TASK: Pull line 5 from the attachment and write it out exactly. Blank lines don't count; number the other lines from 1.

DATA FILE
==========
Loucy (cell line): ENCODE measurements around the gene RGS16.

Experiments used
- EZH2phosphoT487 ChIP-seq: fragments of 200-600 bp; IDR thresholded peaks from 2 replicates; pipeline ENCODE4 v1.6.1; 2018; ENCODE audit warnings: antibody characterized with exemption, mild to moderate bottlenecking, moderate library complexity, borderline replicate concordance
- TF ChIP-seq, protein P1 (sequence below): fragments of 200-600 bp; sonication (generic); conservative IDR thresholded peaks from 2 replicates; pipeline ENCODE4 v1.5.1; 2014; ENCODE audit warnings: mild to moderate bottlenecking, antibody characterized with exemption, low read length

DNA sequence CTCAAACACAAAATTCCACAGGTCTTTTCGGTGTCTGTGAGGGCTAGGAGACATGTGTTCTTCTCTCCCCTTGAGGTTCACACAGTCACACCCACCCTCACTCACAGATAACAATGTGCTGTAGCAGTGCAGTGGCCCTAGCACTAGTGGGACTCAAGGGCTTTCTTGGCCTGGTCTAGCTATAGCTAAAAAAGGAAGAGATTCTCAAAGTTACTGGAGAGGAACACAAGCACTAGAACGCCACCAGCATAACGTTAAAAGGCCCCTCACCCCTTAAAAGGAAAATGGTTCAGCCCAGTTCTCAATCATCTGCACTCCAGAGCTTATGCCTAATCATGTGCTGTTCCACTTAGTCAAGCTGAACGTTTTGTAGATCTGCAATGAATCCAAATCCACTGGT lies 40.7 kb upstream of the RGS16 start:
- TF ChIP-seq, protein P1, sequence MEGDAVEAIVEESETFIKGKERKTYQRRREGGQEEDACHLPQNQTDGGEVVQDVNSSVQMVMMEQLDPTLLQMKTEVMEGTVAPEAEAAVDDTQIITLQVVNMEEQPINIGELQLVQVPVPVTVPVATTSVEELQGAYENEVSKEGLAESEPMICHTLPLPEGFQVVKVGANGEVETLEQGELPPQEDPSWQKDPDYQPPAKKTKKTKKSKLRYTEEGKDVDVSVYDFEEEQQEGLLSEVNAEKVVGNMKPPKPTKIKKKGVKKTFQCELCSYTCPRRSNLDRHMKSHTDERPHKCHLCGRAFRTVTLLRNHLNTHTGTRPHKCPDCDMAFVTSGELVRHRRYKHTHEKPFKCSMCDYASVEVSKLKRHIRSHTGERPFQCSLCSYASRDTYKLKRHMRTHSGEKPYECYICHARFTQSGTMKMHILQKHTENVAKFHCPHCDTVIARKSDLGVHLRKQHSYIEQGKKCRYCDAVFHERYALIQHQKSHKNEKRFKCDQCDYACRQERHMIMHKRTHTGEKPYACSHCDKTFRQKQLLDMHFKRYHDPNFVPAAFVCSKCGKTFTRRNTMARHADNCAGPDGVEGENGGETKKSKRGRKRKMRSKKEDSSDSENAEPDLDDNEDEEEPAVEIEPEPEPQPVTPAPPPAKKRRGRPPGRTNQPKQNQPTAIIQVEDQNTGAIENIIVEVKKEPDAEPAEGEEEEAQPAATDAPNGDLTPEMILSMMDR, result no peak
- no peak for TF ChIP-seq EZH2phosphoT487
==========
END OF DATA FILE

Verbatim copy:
DNA sequence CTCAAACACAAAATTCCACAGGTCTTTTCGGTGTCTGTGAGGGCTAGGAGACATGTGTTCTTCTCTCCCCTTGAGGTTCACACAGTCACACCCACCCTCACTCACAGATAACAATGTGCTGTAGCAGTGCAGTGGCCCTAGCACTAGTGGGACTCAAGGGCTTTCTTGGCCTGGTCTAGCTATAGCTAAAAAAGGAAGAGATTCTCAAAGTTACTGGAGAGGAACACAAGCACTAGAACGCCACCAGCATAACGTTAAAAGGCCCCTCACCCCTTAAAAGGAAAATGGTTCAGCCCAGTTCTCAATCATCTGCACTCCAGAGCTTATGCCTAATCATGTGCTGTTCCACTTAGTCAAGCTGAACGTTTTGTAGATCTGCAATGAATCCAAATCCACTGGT lies 40.7 kb upstream of the RGS16 start: